Harvard’s Jewish Slaveholder

Last week, Harvard University released a report titled “Harvard & the Legacy of Slavery,” part of a wide-ranging initiative aimed at redressing past wrongs. In examining the report, Ira Stoll discovered that “the first Jew at Harvard was a slaveholder.” Examining the life and scholarship of Judah Monis—a Hebrew instructor who converted to Christianity shortly before joining Harvard’s faculty—Stoll concludes that some of the lessons Monis taught helped “create, in America, a story of freedom that surely ranks with the Bible as one of the great slavery-toppling narratives of all time.” (Subscription required)

Doubtless some will see this as additional evidence that the whole enterprise—18th-century Harvard, the American Revolution, the Bible—was rotten to the core. But there is an alternative reading.

If the future American revolutionaries were diligent students of the Hebrew Monis taught, they would have been able to parse with some care the text of Exodus. At Sinai, after God identifies Himself as having “brought you out of Egypt, the house of slavery,” He issues the commandment that the children of Israel obey the Sabbath in part by not having their own slaves work on the seventh day.

In experiencing the irreconcilable contradiction between the reality of slave ownership and the ideal of freedom, in other words, the American revolutionaries weren’t unlike the children of Israel. They were following in their footsteps.

Read more at Wall Street Journal

More about: American Jewish History, Harvard, Slavery

Why Arab Jerusalem Has Stayed Quiet

One of Hamas’s most notable failures since October 7 is that it has not succeeded in inspiring a violent uprising either among the Palestinians of the West Bank or the Arab citizens of Israel. The latter seem horrified by Hamas’s actions and tend to sympathize with their own country. In the former case, quiet has been maintained by the IDF and Shin Bet, which have carried out a steady stream of arrests, raids, and even airstrikes.

But there is a third category of Arab living in Israel, namely the Arabs of Jerusalem, whose intermediate legal status gives them access to Israeli social services and the right to vote in municipal elections. They may also apply for Israeli citizenship if they so desire, although most do not.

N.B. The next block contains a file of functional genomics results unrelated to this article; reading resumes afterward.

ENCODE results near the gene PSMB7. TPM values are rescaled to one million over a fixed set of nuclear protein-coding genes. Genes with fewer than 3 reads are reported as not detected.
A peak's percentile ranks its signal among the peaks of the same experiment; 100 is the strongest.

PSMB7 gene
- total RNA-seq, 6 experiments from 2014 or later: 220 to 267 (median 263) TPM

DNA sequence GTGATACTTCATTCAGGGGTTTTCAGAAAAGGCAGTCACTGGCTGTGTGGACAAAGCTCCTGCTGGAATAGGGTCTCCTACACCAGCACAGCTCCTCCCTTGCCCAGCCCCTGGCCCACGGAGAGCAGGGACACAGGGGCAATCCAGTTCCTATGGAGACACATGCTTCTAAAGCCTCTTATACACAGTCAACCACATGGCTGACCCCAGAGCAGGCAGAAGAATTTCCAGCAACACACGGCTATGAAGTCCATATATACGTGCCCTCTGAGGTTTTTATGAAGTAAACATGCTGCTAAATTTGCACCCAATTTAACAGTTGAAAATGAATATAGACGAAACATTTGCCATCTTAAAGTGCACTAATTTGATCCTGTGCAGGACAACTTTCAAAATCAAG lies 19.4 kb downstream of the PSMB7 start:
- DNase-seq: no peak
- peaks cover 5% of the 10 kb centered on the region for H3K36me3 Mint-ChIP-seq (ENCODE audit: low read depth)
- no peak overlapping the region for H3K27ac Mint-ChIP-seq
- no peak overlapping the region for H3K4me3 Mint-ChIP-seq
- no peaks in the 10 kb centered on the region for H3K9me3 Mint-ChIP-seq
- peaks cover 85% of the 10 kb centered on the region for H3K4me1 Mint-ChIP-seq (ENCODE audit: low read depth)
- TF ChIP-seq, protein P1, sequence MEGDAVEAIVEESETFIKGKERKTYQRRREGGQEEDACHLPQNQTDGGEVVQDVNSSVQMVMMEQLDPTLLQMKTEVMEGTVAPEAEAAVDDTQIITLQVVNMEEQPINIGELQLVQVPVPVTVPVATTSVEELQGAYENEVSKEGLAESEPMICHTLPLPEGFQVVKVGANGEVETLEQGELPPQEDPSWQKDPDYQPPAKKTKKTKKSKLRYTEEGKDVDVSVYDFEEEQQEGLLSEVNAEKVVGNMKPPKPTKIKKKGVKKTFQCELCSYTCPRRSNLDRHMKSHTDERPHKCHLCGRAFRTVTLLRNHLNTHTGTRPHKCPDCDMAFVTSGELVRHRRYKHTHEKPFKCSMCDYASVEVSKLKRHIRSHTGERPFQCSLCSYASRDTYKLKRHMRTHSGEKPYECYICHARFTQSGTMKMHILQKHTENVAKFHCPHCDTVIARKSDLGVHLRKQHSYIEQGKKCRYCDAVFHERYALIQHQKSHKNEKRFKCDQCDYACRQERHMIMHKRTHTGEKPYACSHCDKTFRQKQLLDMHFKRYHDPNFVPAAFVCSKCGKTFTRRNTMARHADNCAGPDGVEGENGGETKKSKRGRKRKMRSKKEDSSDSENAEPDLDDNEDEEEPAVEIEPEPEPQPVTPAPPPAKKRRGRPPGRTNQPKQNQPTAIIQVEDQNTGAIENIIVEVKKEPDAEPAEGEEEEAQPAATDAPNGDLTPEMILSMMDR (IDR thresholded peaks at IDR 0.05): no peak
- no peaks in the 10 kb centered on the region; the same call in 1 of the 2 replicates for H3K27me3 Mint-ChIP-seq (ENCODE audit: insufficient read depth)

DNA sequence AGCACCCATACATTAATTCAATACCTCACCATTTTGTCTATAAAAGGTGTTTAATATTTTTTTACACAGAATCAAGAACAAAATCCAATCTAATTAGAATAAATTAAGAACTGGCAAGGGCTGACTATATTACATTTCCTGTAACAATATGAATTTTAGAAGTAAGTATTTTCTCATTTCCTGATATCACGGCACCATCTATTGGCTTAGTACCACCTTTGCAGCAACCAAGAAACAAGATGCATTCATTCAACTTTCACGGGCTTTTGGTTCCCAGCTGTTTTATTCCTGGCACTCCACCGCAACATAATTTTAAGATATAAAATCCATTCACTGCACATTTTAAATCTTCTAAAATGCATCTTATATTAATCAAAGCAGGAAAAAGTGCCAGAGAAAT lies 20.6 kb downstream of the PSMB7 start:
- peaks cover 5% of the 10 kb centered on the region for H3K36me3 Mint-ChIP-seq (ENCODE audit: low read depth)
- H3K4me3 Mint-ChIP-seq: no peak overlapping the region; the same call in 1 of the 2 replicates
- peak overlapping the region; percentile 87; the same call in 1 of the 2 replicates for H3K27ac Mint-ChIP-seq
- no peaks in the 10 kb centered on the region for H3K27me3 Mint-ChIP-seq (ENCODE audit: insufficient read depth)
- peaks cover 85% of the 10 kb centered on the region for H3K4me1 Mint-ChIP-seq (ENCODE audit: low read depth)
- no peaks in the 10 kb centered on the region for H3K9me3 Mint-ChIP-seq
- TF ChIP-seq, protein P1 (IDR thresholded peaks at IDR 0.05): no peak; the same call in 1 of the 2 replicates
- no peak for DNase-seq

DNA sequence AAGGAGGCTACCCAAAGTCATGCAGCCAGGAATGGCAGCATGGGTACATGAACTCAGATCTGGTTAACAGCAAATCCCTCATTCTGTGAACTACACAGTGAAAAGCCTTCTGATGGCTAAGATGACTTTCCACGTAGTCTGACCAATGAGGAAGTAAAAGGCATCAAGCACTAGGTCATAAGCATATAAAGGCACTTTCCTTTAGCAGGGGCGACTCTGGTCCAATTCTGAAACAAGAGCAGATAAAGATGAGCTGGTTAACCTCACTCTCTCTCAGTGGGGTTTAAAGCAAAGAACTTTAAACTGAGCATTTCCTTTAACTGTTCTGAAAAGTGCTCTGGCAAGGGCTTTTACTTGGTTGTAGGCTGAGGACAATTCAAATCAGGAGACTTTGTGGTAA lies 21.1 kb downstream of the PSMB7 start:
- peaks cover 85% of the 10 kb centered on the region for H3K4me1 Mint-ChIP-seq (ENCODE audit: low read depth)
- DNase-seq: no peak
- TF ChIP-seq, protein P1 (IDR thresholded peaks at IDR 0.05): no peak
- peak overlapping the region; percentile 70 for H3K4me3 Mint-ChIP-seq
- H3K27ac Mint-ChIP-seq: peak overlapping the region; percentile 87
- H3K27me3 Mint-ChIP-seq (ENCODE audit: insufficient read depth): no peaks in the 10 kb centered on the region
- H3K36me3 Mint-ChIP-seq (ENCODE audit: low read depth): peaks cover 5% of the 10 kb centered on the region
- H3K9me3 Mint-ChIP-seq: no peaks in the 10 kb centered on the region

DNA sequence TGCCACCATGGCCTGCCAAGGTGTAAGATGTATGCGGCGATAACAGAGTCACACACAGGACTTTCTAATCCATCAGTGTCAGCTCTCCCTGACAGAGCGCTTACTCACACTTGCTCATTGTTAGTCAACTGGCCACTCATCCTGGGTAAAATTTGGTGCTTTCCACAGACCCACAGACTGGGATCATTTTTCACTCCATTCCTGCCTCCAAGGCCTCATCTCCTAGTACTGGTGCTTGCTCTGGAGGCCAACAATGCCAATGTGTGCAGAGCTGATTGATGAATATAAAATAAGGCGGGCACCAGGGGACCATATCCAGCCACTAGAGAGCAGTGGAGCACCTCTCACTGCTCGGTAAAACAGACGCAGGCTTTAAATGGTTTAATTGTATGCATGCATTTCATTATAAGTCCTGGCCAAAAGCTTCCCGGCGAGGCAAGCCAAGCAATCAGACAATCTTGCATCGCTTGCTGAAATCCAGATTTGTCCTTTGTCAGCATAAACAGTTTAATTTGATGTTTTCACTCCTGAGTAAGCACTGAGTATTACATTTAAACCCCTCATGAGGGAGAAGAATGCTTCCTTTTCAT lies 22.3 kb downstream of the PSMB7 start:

On Wednesday, off-duty Israeli soldiers in the Old City of Jerusalem shot at a Palestinian who, it seems, was attempting to attack them. But this incident is a rare exception to the quiet that has prevailed in Arab Jerusalem since the war began. Eytan Laub asked a friend in an Arab neighborhood why:

Listen, he said, we . . . have much to lose. We already fear that any confrontation would have consequences. Making trouble may put our residence rights at risk. Furthermore, he added, not a few in the neighborhood, including his own family, have applied for Israeli citizenship and participating in disturbances would hardly help with that.

Such an attitude reflects a general trend since the end of the second intifada:

In recent years, the numbers of [Arab] Jerusalemites applying for Israeli citizenship has risen, as the social stigma of becoming Israeli has begun to erode and despite an Israeli naturalization process that can take years and result in denial (because of the requirement to show Jerusalem residence or the need to pass a Hebrew language test). The number of east Jerusalemites granted citizenship has also risen, from 827 in 2009 to over 1,600 in 2020.

Oddly enough, Laub goes on to argue, the construction of the West Bank separation fence in the early 2000s, which cuts through the Arab-majority parts of Jerusalem, has helped to encouraged better relations.

Read more at Jerusalem Strategic Tribune

More about: East Jerusalem, Israeli Arabs, Jerusalem